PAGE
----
Sylvanau ... Epoch I

Contents: History | Prussian Locomotives | Models

Photo
Station in Arendsee, Mecklenburg, 1914, with narrow-gauge locomotive of class T7.

Epoch I is an attractive choice for modellers of German railways due to its diversity and color. Railroads started popping up in the German states starting in Bavaria in 1835. After the unification of the nation in 1873, each state maintained its own railway administration up until shortly after World War I. Most states developed their railroad technology quite differently, and so most have their own unique flavors.

When the Deutsche Reichsbahn Gesellschaft was established in 1920, the German railroads developed mainly following the dominant Prussion influence. Over time, standard classes were introduced and older equipment was replaced by newer. But several older classes of locomotive survived even into the 1970's when steam was banned from German tracks.

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Short History of Epoch I

Photo
Station in Rehna, Mecklenburg, ca. 1910, with locomotive of class III pulling a passenger train.

For convenience, modellers and manufacturers divide Epoch I into several sub-categories. Although classifications can tend to be arbitrary, the designation Epoch I allows a modeller to narrow down the scope of models in a consistent and reasonably convenient manner. The following categories are defined by NEM standard 800. To put things into better context, the early parts of Epoch II are also described.

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Epoch Ia

Although Ia is the official designation, the period from 1835 to 1875 is often called "Epoch 0" since it bears little in common with later periods. The first locomotive in a German state was der Adler, a British 2-2-2 design, which ran on a line between Nürnberg and Fürth. At right is a photo of the full-size reproduction of der Adler built for the 1935 exhibition in Nürnberg.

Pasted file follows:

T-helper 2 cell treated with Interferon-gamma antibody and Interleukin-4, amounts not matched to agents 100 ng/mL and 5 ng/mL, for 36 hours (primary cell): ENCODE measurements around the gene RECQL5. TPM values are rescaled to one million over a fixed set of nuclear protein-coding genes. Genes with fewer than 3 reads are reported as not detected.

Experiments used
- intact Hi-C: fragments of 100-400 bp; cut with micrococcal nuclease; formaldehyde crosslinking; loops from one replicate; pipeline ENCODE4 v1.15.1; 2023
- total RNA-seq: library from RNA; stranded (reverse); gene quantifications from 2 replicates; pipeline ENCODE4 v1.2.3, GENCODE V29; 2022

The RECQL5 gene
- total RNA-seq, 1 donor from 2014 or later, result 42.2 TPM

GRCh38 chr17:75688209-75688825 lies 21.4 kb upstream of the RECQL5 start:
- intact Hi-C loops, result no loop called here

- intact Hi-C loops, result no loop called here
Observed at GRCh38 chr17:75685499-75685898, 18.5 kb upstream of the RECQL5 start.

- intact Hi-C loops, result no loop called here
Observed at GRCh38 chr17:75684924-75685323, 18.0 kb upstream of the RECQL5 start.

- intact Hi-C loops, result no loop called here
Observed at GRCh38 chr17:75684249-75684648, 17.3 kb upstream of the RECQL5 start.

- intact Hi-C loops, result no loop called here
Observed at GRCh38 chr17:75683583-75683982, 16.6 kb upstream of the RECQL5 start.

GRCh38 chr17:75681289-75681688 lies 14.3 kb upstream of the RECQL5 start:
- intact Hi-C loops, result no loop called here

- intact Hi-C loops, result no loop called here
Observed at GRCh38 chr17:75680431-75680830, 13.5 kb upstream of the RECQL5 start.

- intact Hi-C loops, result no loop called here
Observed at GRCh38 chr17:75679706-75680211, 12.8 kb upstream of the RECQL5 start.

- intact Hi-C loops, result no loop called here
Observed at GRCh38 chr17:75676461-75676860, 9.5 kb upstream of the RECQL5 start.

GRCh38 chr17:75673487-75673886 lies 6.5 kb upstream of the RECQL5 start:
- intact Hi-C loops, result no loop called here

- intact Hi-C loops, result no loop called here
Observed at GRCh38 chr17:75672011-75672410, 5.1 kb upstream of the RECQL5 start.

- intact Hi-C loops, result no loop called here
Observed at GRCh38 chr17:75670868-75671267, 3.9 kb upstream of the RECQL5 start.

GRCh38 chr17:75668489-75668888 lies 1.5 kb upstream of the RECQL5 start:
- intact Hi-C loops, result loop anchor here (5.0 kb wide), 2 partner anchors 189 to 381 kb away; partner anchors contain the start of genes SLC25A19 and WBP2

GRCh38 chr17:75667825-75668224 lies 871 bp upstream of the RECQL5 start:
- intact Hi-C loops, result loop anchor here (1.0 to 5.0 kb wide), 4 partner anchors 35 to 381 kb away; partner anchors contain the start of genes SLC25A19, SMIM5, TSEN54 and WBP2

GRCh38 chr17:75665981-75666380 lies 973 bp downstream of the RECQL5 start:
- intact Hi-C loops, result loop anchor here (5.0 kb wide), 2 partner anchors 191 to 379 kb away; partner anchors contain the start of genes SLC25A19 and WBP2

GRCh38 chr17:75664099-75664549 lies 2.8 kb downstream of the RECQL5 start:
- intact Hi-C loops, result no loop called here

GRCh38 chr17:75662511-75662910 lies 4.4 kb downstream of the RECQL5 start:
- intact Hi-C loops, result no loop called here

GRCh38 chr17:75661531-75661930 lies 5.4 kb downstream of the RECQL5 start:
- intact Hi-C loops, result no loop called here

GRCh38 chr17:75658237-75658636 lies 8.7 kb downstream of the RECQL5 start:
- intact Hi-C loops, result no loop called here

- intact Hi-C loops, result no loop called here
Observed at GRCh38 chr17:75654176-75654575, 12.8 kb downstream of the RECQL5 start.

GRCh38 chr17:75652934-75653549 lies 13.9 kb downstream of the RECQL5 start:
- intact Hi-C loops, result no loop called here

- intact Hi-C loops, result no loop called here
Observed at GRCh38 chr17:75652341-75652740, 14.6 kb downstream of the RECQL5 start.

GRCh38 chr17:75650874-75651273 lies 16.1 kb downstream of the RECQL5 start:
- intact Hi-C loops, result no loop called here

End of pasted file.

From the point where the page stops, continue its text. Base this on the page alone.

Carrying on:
Models of trains from this era tend to be very limited edition models.

Epoch Ib

The era between 1875 and 1895 saw the establishment of the nine major state railways following German unification. Along with a number of smaller companies, state railroads were established in Prussia, Bavaria, Württemberg, Baden, Oldenburg, Alsace-Lorraine (Elsaß-Lothringen), Saxony, Mecklenburg, and Hessen. Prussian passenger cars were painted different colors depending on the class, with grey for 4th, brown for 3rd, green for 2nd, and green or yellow for 1st class. (1st class was reserved for royalty.)

Epoch Ic

The period from 1895 to 1910 saw the standardization of technology between the various railways. Also appearing were four-axle passenger coaches and super-heated steam locomotives.

Accoriding to the NEM 800 standard, unless otherwise qualified, Epoch I models fall into this sub-group.

Epoch Id

The end of Epoch I was marked by a great deal of churn, mainly caused by World War I. This era saw the establishment of a freight van exchange pool whereby wagons from different states could be seen in all German states, regardless of origin. Also new were electric locomotives.

There are enough differences with the years before 1918 that the years 1918 to 1920 should perhaps be labelled as a different sub-epoch. At the end of the war in 1918, royalty was abolished. Along with that, any words relating to royalty were dropped from the names of the railroad administrations. For example, the "Royal Prussian Railroad Administration" (KPEV) became the "Prussian State Railway Company" (P.St.E.V.). Very quickly following the end of the war, royal emblems were removed from locomotives. First class (reserved for royalty) was abolished from passenger coaches. Prussian passenger coaches were now painted green for all classes.